The route starts in Cheyenne and ends in Little America, a 324 mile trip, suggested driving time, seven hours. But of course I will be staying at four B&B’s and stopping at as many roadside attractions as I can find. I am not like my dad; this trip may take me at least a week. So please join us (I think I’ll take Rick along) on our virtual tour…   

Perched on a hill above Cheyenne is The Howdy Pardner B&B. You can stay in one of their three rooms or in their authentic Sheepherder’s Wagon.  That looks like fun but you have to trek to the main house to use the privy. This would be a great room for kids with strong bladders.  Trip Advisor reviews boast of the hosts’ old west charm and hospitality and immaculate housekeeping, no road dust here. A cowbell alerts guests that their ranch style breakfast is about to commence and I’ll bet its’ good and there’s’ plenty of it. A fun way to stay.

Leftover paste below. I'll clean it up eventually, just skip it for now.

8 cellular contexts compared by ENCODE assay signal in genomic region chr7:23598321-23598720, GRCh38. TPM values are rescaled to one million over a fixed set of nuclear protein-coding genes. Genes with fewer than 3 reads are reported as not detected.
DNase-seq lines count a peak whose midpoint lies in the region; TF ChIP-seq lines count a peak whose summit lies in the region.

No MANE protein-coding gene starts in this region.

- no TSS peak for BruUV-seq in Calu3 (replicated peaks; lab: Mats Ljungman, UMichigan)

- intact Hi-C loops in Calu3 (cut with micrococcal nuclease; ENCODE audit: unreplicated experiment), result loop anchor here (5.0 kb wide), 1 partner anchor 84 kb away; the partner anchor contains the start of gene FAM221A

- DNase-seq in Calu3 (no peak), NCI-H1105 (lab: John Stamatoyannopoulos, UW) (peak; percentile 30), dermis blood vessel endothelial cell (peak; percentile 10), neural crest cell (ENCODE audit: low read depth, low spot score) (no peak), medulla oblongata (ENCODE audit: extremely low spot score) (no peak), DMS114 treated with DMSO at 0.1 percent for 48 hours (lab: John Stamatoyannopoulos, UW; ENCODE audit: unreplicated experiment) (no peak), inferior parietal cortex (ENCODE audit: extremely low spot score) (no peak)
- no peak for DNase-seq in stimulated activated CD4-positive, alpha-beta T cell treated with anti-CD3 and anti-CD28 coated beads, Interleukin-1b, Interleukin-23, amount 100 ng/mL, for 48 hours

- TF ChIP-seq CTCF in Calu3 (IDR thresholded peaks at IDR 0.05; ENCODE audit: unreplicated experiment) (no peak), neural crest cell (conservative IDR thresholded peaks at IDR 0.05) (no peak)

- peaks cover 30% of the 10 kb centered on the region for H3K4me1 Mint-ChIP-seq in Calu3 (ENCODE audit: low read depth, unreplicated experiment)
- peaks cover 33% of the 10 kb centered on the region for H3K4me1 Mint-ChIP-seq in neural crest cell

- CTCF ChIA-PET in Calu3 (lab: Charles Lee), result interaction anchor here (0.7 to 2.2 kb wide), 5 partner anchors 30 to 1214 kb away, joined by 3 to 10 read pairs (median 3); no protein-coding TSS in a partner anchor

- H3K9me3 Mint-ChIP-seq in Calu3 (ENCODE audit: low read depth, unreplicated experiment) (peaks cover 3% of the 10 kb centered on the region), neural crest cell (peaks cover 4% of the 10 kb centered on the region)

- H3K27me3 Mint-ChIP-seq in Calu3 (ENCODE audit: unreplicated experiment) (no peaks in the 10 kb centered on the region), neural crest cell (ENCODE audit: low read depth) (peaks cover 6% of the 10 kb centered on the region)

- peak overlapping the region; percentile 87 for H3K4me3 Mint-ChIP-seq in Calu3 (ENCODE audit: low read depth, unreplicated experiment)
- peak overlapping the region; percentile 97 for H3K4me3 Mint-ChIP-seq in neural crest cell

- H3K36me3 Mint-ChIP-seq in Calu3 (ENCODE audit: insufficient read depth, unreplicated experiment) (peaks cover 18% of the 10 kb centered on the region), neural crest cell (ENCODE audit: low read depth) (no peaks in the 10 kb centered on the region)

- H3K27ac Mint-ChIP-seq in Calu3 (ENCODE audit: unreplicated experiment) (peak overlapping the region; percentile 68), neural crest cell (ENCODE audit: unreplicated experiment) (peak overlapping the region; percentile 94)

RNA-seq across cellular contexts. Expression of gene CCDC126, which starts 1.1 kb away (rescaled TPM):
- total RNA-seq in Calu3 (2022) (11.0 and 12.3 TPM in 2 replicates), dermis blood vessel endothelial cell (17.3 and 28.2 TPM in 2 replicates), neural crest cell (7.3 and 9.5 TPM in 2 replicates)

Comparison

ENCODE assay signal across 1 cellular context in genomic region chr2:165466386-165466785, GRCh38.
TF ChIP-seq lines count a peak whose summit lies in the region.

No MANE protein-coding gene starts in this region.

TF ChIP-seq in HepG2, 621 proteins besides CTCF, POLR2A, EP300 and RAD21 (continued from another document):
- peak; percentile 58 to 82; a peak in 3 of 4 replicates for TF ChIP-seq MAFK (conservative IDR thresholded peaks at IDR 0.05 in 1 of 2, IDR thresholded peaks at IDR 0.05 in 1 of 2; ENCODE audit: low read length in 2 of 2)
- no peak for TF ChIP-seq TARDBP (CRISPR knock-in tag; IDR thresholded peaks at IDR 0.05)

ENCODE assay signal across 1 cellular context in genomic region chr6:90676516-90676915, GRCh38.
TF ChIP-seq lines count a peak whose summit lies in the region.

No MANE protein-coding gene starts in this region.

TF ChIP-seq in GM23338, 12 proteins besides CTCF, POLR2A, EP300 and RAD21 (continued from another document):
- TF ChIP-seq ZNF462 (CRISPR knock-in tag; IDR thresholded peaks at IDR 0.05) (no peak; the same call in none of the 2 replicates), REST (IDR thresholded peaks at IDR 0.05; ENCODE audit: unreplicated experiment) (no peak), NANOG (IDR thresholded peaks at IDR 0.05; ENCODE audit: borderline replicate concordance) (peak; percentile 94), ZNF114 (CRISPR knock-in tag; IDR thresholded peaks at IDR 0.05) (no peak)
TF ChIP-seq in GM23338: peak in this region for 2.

Howdy Pardner’s Sheepherder’s Wagon

  

 Next stop is Laramie and the Mad Carpenter Inn, a downtown location just a short walk from the University of Wyoming. An immaculately restored “shabby old house” as stated by the carpenter/innkeeper who after so many years of restoration calls himself mad! Besides the detailed custom ceiling to floor woodwork, a great part of this inn is the game room with pool table, foosball, ping pong and antique piano.  A family way to stay.   

 Down the road off of our main route of I 80 on Route 130 you will pass through the central Wyoming section of the Routt National Forest. It is a steep winding drive through beautiful scenery which is closed in the winter. After a nice scenic drive in good weather we travel back to I 80 and check into the Elk Mountain Hotel. This is a small historic hotel and restaurant with the look and feel of a luxury B&B. Set in the country, the hotel was once on the Overland Stage Route with western history oozing from every corner.  An historic Wyoming way to stay.